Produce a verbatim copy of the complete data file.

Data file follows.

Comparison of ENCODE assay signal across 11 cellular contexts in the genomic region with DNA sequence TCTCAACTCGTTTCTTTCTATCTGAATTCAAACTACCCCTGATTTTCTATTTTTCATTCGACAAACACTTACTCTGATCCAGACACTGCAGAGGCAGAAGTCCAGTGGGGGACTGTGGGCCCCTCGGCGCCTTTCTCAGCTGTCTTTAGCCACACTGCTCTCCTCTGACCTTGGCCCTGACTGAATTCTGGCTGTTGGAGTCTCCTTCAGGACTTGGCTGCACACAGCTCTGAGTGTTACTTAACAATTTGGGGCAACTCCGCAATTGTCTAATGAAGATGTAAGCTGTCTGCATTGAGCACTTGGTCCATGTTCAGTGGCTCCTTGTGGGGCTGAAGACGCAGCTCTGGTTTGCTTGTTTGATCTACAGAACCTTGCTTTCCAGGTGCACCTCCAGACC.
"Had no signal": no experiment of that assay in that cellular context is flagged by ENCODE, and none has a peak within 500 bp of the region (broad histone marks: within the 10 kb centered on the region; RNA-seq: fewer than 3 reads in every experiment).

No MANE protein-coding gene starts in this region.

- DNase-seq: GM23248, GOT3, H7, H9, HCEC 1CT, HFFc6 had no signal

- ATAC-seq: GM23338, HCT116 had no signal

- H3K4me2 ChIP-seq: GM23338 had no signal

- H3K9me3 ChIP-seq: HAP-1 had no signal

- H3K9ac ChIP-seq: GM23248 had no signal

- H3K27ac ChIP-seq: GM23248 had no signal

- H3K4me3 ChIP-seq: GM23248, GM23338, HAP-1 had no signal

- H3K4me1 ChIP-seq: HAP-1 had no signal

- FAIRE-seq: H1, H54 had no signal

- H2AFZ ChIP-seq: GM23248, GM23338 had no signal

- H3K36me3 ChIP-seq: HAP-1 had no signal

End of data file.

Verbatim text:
Comparison of ENCODE assay signal across 11 cellular contexts in the genomic region with DNA sequence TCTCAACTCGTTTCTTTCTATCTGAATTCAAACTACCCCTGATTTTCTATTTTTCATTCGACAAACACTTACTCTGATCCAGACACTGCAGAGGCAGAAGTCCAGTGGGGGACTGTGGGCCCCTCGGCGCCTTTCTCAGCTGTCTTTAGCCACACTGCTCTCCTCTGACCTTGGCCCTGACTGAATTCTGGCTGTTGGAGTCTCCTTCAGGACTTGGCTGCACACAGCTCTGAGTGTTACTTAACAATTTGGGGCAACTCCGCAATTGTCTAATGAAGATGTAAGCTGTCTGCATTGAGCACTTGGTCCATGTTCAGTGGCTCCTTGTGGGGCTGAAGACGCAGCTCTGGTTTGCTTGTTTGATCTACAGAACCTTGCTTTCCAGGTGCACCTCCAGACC.
"Had no signal": no experiment of that assay in that cellular context is flagged by ENCODE, and none has a peak within 500 bp of the region (broad histone marks: within the 10 kb centered on the region; RNA-seq: fewer than 3 reads in every experiment).

No MANE protein-coding gene starts in this region.

- DNase-seq: GM23248, GOT3, H7, H9, HCEC 1CT, HFFc6 had no signal

- ATAC-seq: GM23338, HCT116 had no signal

- H3K4me2 ChIP-seq: GM23338 had no signal

- H3K9me3 ChIP-seq: HAP-1 had no signal

- H3K9ac ChIP-seq: GM23248 had no signal

- H3K27ac ChIP-seq: GM23248 had no signal

- H3K4me3 ChIP-seq: GM23248, GM23338, HAP-1 had no signal

- H3K4me1 ChIP-seq: HAP-1 had no signal

- FAIRE-seq: H1, H54 had no signal

- H2AFZ ChIP-seq: GM23248, GM23338 had no signal

- H3K36me3 ChIP-seq: HAP-1 had no signal